Straightforward specs, but thoughtful design.
Quite often the most disappointing aspect of mobile phone news coverage is that to write a news story a spec sheet is often all that is required – there are no surprises, just incremental hardware improvements. Which, thankfully, is the exact opposite of the Cocoon…
Reading down its feature set nothing really sets pulses racing: 2.1in QVGA LCD, 2MP camera, MP3 player functionality, alarm clock, Bluetooth with A2DP, microSD slot, 3G, external LED display, FM radio, external speakers, 2GB onboard memory… sure it’s pretty decent, but with chunky 94 x 49 x 21mm measurements, a heavy-ish 114g weight and plasticy look I was thinking ”meh”…
On closer inspection however what stands out about the Cocoon is the ”thought” which has gone into it. Built by Pantech but designed from the ground up by Swedish firm Syntes Studio, it has clearly been a labour of love. The reason I say this is because it features most of things we look for when buying a new phone then rarely use – yet in the case of the Cocoon they have actually been made useful.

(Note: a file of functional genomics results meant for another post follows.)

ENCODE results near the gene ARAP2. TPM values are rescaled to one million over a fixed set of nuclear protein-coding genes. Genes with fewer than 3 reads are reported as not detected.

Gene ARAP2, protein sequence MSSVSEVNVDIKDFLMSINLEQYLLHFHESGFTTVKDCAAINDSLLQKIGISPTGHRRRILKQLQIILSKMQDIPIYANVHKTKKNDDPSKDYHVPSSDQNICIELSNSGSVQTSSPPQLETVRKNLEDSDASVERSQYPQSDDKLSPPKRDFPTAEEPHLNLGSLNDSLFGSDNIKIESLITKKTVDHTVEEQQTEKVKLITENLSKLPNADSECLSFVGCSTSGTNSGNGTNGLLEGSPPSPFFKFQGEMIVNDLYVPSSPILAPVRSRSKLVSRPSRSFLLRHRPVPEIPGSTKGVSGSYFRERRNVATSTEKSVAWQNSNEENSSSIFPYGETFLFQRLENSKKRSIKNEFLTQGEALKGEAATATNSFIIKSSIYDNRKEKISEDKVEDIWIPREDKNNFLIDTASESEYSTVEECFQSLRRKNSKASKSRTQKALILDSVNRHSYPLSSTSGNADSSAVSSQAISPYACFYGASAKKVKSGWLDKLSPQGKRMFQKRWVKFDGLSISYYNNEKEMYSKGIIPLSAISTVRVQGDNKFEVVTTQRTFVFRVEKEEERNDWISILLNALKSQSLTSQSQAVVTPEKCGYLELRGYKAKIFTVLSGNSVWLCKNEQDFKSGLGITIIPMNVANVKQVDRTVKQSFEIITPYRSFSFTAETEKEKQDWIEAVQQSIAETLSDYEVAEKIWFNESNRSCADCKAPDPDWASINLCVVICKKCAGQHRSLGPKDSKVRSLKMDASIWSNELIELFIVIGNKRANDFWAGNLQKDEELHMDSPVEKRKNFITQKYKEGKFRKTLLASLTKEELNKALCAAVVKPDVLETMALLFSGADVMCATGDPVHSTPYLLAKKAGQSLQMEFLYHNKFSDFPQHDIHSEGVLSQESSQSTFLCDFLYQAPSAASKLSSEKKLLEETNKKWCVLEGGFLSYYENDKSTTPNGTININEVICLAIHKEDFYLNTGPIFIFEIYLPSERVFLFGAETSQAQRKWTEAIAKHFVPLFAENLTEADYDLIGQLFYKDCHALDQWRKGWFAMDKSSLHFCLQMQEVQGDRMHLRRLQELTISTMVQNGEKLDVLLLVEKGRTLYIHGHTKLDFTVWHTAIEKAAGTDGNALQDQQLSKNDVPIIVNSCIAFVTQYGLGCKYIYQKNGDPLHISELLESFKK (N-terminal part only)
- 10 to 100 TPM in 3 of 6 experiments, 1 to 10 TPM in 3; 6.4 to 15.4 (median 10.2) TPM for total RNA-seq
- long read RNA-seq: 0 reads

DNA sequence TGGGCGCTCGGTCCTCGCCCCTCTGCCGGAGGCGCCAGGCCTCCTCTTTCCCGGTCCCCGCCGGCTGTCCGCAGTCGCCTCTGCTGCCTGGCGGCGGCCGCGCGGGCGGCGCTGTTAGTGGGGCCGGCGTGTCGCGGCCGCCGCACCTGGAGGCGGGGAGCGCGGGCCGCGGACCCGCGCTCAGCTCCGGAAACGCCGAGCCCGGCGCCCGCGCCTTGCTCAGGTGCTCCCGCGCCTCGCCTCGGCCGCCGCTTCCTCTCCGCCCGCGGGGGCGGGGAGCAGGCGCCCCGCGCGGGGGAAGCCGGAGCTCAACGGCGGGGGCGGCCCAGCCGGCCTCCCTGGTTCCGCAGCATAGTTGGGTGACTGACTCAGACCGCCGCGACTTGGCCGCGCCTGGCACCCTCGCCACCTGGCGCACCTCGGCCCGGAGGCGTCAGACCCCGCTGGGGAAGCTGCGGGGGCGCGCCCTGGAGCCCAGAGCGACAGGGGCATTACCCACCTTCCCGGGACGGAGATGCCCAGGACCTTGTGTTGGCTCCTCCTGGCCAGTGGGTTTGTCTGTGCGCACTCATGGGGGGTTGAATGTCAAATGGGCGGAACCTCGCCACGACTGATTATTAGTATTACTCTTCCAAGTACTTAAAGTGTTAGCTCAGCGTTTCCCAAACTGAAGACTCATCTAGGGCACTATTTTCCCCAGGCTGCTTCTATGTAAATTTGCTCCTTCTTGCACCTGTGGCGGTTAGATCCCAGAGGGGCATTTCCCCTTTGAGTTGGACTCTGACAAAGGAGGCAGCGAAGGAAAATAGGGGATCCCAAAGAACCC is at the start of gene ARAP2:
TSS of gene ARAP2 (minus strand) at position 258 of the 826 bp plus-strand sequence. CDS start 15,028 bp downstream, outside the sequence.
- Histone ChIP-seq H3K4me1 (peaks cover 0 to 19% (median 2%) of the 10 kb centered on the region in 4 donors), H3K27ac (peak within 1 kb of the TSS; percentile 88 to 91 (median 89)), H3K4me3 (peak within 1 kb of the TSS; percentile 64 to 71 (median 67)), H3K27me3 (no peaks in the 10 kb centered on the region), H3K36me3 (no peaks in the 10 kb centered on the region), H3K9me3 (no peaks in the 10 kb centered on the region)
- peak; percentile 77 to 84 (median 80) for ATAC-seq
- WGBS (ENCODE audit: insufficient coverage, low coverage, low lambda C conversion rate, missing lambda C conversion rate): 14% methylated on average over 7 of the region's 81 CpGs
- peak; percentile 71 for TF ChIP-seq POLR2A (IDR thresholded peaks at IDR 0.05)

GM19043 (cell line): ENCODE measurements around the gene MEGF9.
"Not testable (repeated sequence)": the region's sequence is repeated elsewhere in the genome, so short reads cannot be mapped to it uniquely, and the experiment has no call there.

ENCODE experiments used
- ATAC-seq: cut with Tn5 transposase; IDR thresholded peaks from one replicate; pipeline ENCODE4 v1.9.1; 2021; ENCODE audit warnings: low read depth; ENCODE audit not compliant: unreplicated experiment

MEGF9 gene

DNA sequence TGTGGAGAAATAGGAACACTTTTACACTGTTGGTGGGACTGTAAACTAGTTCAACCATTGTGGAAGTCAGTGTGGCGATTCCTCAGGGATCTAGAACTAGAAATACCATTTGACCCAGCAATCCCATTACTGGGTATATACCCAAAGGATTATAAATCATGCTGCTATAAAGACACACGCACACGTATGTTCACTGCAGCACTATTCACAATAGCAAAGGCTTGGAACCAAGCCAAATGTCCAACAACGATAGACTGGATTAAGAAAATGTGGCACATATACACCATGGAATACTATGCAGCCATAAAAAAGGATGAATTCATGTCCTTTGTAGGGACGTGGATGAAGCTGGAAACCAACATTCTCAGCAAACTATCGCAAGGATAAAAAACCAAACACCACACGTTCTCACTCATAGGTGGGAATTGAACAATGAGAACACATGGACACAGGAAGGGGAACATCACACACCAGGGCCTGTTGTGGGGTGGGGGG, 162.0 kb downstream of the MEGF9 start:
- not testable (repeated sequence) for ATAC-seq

Take the music player for example, tracks are sensibly added through drag and drop (on Windows PC or Mac) and arranged via their file tags in iPodian Artist, Album, Track, Genre, etc. They can then be played through an intuitive interface which includes album art and songs can be set to automatically pause or reduce their volume when a call comes in. As for playtime it is a cracking 15 hours (also good for five hours talk time) and common sense measures like a 3.5mm jack extension (neglected by some) and a decent pair of isolation earphones are included. Furthermore, the phone’s 2GB capacity is recognised as a driverless mass storage device so you can use it to carry around files instead of a memory key.
Another example: the alarm clock. O2 said research told it many of us use our mobiles as our alarm clocks (especially when away) – I know I do. Consequently the mobile can be laid sideways (or put into its cradle, which O2 calls a ‘nest’) and it will display the time on the external LED and the music playing soft keys along the top can be used as snooze buttons – very clever.
Furthermore, while the outside does indeed feel ‘plasticy’ it is hard wearing (O2 execs even encouraged me to drop the phone!) and the LED can display not only the time but also incoming calls, text messages and even customisable welcome messages. In short then – perhaps like the iPod to which O2 so frequently referenced – the Cocoon may not have the highest level of features, but it has some of the best thought out.
Available in August, the Cocoon will cost nothing on a £35pm contract or around £50 on a £25pm deal meaning it isn’t bad value either. O2 will be making the Cocoon available on pre-pay but for a more sobering £299. Welcome to the mad mobile market Cocoon, your anti-RAZR/Shine/Prada superficiality is extremely welcome…